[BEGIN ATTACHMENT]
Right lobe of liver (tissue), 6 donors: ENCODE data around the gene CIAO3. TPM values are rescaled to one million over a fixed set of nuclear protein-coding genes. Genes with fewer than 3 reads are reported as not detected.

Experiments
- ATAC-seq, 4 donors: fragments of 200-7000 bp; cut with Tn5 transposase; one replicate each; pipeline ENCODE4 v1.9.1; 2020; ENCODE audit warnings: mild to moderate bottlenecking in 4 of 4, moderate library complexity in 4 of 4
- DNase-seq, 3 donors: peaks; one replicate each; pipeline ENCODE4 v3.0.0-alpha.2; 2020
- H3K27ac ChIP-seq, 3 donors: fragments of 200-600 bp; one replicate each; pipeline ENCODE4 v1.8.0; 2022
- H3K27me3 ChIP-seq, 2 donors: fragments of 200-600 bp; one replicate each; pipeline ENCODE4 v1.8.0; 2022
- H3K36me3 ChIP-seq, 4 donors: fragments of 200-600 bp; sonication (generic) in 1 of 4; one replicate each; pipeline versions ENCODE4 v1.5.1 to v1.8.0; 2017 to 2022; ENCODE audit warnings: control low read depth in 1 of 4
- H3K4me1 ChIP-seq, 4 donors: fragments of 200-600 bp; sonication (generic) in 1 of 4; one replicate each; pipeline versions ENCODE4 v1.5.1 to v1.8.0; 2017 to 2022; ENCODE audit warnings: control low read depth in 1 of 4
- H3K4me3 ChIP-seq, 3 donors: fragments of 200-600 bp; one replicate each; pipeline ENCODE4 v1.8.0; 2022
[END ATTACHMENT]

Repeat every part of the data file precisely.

Right lobe of liver (tissue), 6 donors: ENCODE data around the gene CIAO3. TPM values are rescaled to one million over a fixed set of nuclear protein-coding genes. Genes with fewer than 3 reads are reported as not detected.

Experiments
- ATAC-seq, 4 donors: fragments of 200-7000 bp; cut with Tn5 transposase; one replicate each; pipeline ENCODE4 v1.9.1; 2020; ENCODE audit warnings: mild to moderate bottlenecking in 4 of 4, moderate library complexity in 4 of 4
- DNase-seq, 3 donors: peaks; one replicate each; pipeline ENCODE4 v3.0.0-alpha.2; 2020
- H3K27ac ChIP-seq, 3 donors: fragments of 200-600 bp; one replicate each; pipeline ENCODE4 v1.8.0; 2022
- H3K27me3 ChIP-seq, 2 donors: fragments of 200-600 bp; one replicate each; pipeline ENCODE4 v1.8.0; 2022
- H3K36me3 ChIP-seq, 4 donors: fragments of 200-600 bp; sonication (generic) in 1 of 4; one replicate each; pipeline versions ENCODE4 v1.5.1 to v1.8.0; 2017 to 2022; ENCODE audit warnings: control low read depth in 1 of 4
- H3K4me1 ChIP-seq, 4 donors: fragments of 200-600 bp; sonication (generic) in 1 of 4; one replicate each; pipeline versions ENCODE4 v1.5.1 to v1.8.0; 2017 to 2022; ENCODE audit warnings: control low read depth in 1 of 4
- H3K4me3 ChIP-seq, 3 donors: fragments of 200-600 bp; one replicate each; pipeline ENCODE4 v1.8.0; 2022